And it's not coming together.
The idea's there, but the process isn't working the way I imagined.
It's enough to make me feel sorry for myself. I spent a lot of time and effort designing the test. And dropped a bunch of cash to rent the equipment and hire a crew. That's money I could have spent to take my wife on vacation. My wife deserves a vacation. She hasn't had one since before the kids were born.
As I shut down the computer to head home, I had an epiphany. I realized that I haven't accomplished nothing after all. I've accomplished something much more important. I've failed.
I know what you're thinking. You're thinking, "Brian, you're an idiot. Failure is not a good thing."
You're wrong. Failure is a good thing. It's not the best thing. Success, that's the best thing. But failure is the second-best thing. What's bad is not trying.
If everything works out every single time, it isn't hard. And if it isn't hard, what makes you think you're any good?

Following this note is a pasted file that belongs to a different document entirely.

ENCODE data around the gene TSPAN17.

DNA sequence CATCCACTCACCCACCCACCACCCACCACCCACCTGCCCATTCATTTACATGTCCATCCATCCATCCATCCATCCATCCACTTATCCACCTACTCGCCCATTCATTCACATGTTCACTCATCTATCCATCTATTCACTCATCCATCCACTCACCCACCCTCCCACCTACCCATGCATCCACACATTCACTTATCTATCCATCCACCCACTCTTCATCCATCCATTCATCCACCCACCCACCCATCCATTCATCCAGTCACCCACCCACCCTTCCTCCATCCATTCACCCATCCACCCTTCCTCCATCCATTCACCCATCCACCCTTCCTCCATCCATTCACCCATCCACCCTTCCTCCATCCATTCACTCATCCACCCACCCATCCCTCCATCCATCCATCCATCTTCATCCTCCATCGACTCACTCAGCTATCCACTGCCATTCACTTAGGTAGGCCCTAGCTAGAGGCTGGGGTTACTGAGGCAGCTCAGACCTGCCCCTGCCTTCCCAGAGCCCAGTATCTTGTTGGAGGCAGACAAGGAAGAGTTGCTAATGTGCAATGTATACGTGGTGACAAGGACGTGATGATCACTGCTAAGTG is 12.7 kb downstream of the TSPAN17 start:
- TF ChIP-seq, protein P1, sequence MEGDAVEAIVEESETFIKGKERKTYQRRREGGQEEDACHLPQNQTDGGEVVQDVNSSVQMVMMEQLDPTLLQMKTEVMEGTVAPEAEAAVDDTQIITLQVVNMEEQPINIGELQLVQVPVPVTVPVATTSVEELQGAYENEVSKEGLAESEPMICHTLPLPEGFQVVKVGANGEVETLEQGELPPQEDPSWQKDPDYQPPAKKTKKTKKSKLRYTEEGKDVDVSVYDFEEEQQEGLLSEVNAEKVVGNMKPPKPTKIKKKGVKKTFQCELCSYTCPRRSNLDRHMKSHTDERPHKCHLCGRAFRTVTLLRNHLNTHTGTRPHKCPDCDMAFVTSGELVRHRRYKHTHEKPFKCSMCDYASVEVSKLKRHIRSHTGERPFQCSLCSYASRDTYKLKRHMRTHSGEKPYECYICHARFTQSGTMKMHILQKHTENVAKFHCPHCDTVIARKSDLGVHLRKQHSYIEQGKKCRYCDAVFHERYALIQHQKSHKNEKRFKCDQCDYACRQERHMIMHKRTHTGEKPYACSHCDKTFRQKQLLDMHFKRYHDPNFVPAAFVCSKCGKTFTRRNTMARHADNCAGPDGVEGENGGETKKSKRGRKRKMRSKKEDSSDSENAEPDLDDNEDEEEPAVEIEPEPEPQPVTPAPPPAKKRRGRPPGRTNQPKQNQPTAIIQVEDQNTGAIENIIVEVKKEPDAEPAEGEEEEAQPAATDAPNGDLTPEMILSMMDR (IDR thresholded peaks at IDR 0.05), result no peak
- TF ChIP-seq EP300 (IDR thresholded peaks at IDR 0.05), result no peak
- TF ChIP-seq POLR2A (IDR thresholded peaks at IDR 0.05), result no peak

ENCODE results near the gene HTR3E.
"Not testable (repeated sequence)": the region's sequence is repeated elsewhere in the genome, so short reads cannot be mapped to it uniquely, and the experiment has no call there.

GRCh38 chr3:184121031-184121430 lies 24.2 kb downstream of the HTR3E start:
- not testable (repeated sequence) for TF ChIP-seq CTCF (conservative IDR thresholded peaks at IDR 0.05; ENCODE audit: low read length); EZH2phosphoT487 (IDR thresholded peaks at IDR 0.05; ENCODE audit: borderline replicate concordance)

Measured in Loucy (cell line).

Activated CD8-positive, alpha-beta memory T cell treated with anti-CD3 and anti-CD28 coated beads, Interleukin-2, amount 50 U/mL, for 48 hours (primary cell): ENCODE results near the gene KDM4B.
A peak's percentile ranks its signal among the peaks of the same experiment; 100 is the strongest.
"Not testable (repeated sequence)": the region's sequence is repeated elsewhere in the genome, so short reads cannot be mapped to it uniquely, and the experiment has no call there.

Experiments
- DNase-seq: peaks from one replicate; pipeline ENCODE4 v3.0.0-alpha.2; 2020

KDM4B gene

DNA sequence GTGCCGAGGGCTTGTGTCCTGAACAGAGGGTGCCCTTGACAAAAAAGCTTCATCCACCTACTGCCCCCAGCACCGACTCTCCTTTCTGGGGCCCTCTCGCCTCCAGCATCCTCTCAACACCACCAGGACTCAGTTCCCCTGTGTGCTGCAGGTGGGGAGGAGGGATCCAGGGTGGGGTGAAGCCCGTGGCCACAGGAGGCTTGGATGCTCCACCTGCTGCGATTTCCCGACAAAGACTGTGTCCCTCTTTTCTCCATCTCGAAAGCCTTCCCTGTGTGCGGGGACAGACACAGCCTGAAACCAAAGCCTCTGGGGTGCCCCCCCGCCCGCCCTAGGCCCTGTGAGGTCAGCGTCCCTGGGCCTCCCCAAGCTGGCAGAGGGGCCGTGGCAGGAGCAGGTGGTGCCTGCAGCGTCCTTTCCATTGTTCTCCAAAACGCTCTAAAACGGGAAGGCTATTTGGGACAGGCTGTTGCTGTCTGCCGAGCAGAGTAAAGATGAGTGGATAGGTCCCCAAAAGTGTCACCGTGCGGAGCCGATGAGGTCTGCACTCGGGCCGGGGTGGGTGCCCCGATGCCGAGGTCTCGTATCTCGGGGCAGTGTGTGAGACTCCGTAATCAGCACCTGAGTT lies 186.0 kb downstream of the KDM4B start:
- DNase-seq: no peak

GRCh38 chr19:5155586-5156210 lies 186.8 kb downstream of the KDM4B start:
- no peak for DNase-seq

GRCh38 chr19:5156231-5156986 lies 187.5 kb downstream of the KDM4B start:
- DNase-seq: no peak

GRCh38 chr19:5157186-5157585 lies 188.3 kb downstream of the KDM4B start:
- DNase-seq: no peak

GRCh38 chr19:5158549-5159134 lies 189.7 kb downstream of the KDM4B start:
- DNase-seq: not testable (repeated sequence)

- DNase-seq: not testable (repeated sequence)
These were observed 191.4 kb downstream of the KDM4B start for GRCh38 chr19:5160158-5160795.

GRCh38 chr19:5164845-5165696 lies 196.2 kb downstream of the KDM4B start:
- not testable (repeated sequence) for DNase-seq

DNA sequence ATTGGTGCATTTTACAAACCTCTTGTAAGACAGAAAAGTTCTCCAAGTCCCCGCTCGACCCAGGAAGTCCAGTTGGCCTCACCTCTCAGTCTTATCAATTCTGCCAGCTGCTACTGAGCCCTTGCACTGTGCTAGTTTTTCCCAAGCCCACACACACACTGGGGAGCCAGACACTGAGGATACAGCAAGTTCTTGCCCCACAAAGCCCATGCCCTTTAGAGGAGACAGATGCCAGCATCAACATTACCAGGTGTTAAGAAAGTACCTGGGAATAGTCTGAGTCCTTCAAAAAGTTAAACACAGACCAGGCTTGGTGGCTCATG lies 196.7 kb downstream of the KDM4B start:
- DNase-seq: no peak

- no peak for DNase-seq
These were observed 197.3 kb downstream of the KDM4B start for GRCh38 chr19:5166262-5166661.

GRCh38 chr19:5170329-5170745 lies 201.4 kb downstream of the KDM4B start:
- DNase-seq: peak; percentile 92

Directing, by the way, is hard. Inventing a film technique that nobody's ever done before is harder. And putting the two together into something that's worth watching, that's just stupid hard.
So it's no wonder I didn't nail it.
And no, I'm not making excuses. I wish everything had come together the way I imagined it. I have that fantasy, too, you know. The same one you have where you pick up the phone to hear Steven Spielberg on the other end, begging you to tell him how the hell you did it.
Not going to happen. Yet.
But I'm going to go back and work on it some more. Eventually, it'll work. And if it doesn't, something else will.
When that happens, I'm going to be so fucking good at what I do that it's going to look easy. But you know what? It won't be. Unless you're me.
And I'll know that whatever success comes from it comes from skill, not luck.